It didn’t last long as Ramos’ own penalty brought the French back to within a point with eight minutes left.

The Boks fought their way back down into French territory and though they had won a penalty when Faf de Klerk’s pass came off Woki in an offside position but O’Keeffe ruled he had deliberately passed into him, rather than aiming for Pollard in the pocket waiting for his second drop-goal attempt in a couple of minutes.

France had to break from deep in their desperate last bid to rescue this one but their race was run.

France scorers:

Tries: Cyril Baille [2], Peato Mauvaka

Conversions: Thomas Ramos [2 from 3]

Penalties: Thomas Ramos [3 from 4]

South Africa scorers:

Tries: Kurt-Lee Arendse, Damian de Allende, Cheslin Kolbe, Eben Etzebeth

Conversions: Manie Libbok [2 from 3], Handré Pollard [1 from 1]

Penalties: Handré Pollard [1 from 1]

FRANCE: Thomas Ramos; Damian Penaud, Gael Fickou, Jonathan Danty, Louis Bielle-Biarrey; Matthieu Jalibert (Yoram Moefana ’73), Antoine Dupont (captain); Cyril Baille (Reda Wardi ’50), Peato Mauvaka (Pierre Bourgarit ’64), Uini Atonio (Dorian Aldegheri ’58); Cameron Woki, Thibaud Flament (Romain Taofifenu ’50); Anthony Jelonch (Francois Cros ’51), Charles Ollivon, Gregory Alldritt (Sekou Macalou ’69).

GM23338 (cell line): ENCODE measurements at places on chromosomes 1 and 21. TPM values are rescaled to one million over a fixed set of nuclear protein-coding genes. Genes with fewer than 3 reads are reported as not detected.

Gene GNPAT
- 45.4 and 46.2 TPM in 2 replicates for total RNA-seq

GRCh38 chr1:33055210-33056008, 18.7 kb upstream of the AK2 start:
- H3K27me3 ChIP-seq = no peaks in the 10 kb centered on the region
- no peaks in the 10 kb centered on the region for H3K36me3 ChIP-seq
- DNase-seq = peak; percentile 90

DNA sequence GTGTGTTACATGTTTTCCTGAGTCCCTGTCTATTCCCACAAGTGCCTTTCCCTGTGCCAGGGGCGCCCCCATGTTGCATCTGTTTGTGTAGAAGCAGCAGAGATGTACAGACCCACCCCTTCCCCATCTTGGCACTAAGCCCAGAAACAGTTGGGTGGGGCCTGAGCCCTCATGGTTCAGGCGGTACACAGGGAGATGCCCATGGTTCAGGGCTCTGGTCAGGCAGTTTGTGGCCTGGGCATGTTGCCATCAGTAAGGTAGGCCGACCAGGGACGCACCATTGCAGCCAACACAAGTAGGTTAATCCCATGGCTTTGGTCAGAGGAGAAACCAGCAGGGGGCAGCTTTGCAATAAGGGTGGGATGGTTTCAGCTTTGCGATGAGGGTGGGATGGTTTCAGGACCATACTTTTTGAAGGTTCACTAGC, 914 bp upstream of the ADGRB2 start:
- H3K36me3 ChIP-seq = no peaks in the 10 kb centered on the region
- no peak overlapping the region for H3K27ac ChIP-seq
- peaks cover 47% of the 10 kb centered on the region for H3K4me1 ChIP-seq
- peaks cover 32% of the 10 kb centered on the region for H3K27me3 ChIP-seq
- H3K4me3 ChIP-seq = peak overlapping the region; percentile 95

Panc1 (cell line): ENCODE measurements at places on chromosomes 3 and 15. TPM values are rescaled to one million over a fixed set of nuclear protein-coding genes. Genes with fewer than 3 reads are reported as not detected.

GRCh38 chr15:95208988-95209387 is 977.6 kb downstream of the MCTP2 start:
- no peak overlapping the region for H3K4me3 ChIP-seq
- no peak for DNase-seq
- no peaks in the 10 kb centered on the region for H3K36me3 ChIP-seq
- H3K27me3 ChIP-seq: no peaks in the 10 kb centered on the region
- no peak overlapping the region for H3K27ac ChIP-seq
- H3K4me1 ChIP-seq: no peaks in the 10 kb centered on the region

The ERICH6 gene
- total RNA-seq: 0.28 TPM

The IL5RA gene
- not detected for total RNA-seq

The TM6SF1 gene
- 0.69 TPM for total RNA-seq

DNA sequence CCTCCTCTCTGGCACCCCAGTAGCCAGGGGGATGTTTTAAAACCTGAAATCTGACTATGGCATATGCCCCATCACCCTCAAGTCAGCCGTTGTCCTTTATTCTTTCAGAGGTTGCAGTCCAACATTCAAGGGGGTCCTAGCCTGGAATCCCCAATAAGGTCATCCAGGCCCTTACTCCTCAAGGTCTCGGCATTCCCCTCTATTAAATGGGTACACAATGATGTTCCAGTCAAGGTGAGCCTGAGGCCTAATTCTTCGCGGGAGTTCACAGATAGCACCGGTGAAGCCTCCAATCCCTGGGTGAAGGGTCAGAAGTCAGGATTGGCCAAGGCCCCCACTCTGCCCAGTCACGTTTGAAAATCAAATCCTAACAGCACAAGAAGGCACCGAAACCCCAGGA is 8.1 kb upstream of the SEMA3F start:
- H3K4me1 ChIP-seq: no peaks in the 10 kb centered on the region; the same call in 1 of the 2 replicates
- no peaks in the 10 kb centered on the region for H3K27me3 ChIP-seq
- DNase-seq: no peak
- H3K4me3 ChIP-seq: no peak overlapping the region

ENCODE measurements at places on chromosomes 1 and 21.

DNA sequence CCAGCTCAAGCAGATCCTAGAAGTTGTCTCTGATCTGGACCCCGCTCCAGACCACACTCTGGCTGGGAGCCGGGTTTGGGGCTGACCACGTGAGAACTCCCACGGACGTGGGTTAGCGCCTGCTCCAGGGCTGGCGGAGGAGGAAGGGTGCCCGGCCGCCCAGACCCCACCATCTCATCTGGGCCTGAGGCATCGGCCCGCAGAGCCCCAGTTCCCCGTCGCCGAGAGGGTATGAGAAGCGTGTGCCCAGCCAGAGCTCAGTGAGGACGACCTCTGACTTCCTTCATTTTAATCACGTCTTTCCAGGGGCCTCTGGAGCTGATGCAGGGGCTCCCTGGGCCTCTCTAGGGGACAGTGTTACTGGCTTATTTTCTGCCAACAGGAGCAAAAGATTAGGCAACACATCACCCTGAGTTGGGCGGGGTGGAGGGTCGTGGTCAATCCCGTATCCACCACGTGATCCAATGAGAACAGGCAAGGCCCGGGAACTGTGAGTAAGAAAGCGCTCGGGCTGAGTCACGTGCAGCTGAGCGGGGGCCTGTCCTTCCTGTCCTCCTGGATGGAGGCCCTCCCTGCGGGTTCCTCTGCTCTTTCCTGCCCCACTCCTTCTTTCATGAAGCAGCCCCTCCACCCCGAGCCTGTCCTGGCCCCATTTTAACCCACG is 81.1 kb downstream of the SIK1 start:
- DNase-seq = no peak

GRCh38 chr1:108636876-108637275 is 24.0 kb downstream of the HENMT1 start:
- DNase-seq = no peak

Replacement not used: Maxime Lucu

SOUTH AFRICA: Damian Willemse (Willie Le Roux ’51); Kurt-Lee Arendse, Jesse Kriel, Damian de Allende, Cheslin Kolbe; Manie Libbok (Handre Pollard ’45), Cobus Reinach (Faf de Klerk ’45); Steven Kitshoff (Ox Nche ’51), Mbongeni Mbonambi (Duane Vermeulen ’74), Frans Malherbe (Vincent Koch ’63); Eben Etzebeth (yellow card ’40), Franco Mostert (RG Snyman ’45); Siya Kolisi (captain) (Deon Fourie ’46), Pieter-Steph Du Toit (HIA – Duane Vermeulen ’61 to ’74), Duane Vermeulen (Kwagga Smith ’51). 

Referee: Ben O’Keeffe [New Zealand].